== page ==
Janet Yellen will travel to India for the first time as US Treasury Secretary on Tuesday, focusing on the similarities between the world’s two largest democracies and opportunities for deeper ties rather than past trade and geopolitical squabbles.
Yellen is unlikely to dwell on India’s failure to condemn Russia’s war in Ukraine, or on India’s massive increase in discounted Russian oil purchases this year.
A Treasury official said the United States was not seeking to dissuade India from buying Russian crude as G7 allies and Australia finalize details on a Western-imposed price cap on Russian oil exports planned for Dec. 5.
On the contrary, the official told reporters that India will benefit from the cap’s lower prices.
In addition to participating in the 12-year-old U.S.-India Economic and Financial Partnership dialogue in New Delhi, Yellen will meet with Indian technology executives and discuss India’s leadership agenda for the Group of 20 major economies next year with Finance Minister Nirmala Sitharaman.
Yellen later travels to Bali, Indonesia for the G20 leaders summit as the group continues to struggle with deep divisions over the Ukraine conflict.
Yellen’s visit to India comes as the country rides the early stages of an economic boom that has outstripped China’s growth rate in recent years and is rapidly expanding its manufacturing base.
Morgan Stanley last week said in a research report titled “Why This Is India’s Decade,” that the country’s annual GDP is set double to $7.5 trillion by 2031, making it the world’s third largest, with manufacturing’s share rising to 21% from 15.6% currently.
With India’s growing economic clout, Washington and New Delhi have a “responsibility” to deepen their ties, greatly expanding trade and investment flows, said Atul Keshap, a former career U.S. diplomat who is now president of the U.S.-India Business Council.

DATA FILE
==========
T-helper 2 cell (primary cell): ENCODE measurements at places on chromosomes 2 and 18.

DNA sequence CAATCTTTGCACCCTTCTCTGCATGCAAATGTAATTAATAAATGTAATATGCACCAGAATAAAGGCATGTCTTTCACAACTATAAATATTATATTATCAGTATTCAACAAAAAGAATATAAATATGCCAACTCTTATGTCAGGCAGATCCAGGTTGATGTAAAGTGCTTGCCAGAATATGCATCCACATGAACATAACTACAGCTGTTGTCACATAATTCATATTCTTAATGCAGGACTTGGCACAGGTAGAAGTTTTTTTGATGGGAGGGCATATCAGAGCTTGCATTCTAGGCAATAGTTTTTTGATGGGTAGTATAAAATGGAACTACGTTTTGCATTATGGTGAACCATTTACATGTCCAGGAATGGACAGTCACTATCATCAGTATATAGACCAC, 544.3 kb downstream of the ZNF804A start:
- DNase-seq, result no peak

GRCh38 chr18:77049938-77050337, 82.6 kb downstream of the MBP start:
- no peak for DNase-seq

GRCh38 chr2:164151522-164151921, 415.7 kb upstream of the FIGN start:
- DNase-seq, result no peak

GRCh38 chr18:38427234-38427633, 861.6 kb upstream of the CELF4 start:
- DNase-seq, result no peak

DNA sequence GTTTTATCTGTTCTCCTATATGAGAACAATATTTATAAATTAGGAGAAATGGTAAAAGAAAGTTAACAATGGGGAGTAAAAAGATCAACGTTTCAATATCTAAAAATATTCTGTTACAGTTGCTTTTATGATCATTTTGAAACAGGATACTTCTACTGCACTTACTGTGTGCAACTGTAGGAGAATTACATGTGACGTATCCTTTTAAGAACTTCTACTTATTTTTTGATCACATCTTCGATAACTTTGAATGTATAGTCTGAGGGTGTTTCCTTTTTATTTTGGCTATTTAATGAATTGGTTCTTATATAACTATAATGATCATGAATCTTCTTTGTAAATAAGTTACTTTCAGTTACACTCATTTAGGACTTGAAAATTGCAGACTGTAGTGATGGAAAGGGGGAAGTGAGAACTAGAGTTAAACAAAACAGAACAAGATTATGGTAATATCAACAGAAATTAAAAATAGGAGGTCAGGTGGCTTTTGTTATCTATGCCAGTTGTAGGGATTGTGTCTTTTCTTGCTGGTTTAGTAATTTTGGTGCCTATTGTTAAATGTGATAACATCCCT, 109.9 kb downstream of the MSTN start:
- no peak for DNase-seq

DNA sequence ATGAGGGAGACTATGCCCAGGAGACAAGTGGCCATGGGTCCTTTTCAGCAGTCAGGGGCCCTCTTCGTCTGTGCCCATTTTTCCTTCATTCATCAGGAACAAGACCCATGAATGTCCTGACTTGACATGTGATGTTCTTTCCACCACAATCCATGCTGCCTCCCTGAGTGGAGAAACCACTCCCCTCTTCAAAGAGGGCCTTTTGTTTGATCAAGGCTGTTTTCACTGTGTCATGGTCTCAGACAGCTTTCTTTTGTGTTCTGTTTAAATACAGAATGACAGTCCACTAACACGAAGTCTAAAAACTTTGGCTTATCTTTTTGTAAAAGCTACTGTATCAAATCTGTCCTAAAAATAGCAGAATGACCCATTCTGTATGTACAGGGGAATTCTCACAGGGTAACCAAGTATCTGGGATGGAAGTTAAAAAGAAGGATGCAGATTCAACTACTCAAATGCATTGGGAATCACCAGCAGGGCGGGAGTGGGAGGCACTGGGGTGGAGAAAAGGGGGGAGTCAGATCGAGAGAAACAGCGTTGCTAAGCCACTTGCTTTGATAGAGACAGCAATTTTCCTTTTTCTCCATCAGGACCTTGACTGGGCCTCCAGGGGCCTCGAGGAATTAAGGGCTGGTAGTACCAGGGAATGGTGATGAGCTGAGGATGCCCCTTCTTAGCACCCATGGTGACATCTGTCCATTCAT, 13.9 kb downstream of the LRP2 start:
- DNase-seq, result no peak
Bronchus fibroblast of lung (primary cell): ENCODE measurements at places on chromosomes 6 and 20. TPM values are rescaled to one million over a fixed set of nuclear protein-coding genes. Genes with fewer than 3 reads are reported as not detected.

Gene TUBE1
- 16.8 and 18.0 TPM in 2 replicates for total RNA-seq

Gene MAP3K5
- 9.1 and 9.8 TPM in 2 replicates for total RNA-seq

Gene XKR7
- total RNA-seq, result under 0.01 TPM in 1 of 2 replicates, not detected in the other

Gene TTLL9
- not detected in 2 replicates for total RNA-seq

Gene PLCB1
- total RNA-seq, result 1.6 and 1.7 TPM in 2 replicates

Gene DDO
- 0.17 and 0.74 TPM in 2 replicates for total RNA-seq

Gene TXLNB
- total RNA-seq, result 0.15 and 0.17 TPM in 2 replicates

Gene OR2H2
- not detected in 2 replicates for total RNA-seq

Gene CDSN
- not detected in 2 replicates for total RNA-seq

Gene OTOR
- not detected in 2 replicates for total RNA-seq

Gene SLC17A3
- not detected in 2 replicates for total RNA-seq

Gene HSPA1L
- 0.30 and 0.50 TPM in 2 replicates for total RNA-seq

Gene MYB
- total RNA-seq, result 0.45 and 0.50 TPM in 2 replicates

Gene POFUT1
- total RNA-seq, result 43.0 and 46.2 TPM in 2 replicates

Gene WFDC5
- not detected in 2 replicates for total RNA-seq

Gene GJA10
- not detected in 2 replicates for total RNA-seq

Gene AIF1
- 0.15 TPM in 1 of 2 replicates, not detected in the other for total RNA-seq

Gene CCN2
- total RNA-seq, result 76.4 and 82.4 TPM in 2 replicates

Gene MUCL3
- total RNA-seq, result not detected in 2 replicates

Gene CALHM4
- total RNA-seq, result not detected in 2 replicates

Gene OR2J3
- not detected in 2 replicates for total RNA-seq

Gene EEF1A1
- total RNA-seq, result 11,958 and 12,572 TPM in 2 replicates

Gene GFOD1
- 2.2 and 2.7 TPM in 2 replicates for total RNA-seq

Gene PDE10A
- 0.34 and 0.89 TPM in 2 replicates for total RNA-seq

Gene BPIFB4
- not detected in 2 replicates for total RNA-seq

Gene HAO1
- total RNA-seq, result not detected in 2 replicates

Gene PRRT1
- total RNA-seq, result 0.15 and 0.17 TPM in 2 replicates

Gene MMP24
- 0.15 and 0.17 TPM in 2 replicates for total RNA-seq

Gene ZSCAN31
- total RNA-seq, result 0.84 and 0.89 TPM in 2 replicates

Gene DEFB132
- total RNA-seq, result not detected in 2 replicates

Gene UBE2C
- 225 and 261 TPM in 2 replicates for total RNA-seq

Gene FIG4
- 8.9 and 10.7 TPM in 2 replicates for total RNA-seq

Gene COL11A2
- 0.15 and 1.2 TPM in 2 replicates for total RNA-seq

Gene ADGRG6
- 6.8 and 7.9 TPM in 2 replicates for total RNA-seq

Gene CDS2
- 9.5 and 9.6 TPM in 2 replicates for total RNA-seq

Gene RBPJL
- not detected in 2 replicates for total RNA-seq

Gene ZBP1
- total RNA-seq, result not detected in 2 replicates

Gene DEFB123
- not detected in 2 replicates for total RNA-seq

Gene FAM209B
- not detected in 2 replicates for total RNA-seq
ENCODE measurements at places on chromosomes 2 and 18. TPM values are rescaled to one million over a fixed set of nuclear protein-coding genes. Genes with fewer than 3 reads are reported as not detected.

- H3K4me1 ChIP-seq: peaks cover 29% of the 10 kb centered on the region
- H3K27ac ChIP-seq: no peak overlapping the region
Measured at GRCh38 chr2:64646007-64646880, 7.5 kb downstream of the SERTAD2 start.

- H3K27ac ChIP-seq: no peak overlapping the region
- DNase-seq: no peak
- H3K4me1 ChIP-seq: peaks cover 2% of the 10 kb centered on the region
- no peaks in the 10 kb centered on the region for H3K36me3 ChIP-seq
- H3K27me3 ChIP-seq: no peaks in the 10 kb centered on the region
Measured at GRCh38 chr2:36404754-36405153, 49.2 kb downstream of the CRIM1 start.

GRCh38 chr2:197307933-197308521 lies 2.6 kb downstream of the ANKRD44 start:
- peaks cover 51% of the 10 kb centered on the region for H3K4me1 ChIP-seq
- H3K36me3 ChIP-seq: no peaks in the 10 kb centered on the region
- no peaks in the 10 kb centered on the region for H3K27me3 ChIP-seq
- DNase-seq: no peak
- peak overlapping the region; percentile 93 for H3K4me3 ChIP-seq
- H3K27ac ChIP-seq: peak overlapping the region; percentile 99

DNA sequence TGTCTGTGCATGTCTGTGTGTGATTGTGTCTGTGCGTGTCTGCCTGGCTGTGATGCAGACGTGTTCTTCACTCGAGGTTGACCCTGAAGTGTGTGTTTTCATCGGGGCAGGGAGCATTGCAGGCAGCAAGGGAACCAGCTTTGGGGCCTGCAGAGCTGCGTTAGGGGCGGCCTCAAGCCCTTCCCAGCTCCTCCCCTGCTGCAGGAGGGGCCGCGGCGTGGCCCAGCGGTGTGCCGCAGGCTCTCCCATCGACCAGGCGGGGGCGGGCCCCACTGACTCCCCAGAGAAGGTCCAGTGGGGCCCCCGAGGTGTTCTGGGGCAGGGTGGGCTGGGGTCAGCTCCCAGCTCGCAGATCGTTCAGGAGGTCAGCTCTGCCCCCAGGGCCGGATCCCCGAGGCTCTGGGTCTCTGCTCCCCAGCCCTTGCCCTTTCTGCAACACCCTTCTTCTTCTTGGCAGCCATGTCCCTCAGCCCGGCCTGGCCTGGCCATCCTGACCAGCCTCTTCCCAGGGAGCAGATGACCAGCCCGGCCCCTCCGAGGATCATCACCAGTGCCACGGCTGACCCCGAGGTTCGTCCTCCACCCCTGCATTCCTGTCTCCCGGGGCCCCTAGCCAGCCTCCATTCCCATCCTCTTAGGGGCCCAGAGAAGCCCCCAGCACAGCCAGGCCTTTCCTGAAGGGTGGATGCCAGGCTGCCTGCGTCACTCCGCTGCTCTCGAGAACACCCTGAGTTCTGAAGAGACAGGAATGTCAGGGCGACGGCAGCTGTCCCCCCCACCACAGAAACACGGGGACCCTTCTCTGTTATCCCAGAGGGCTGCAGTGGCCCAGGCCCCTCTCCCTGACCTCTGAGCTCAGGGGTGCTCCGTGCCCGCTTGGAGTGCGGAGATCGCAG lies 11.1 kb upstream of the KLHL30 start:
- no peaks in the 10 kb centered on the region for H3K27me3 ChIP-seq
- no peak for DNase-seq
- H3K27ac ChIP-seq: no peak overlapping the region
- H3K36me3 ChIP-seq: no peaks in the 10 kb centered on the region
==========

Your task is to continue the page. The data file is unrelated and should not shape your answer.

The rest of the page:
“We’re both part of a high-trust ecosystem. Our companies collaborate with each other at the highest end of the value spectrum,” Keshap said. “Strategically, we have a lot of convergence and therefore economically we ought to have convergence.”
But the economic relationship has challenges, including trade disputes over U.S. steel duties and India’s retaliatory tariffs on Harley-Davidson motorcycles.
Differences over digital trade and India’s data localization rules have dogged trade negotiations for years.
While India is part of the Biden administration’s signature Asian engagement project, the Indo-Pacific Economic Framework, it has opted against joining the IPEF trade pillar negotiations.
But among topics that Yellen plans to push is strengthening pandemic-battered supply chains through “friend-shoring,” or diversifying away from a COVID-restricted and increasingly authoritarian China to U.S. allies.
“That’s a message that’s extremely appealing to India,” said Richard Rossow, an India expert at the Center for Strategic and International Studies in Washington.
Both India and the United States have growing anxieties about their heavy reliance on China for manufactured goods and inputs from pharmaceutical ingredients to electronics, and India is eager to capture investment that is migrating away from China, he said.
The Treasury official said the two democracies were committed “to upholding the rules-based international order at a critical time for the cause of freedom.”
Yellen also will likely find a receptive audience on her call to vastly increase multilateral development banks’ lending capacity to meet climate transition needs.
India sees this as a key way to meet both its climate goals and growing power needs, while developing its technology and industrial base for green energy, said Ambitabh Kant, India’s G20 sherpa.
He told a CSIS event last week that the IMF and World Bank “need to become institutions for driving climate action.”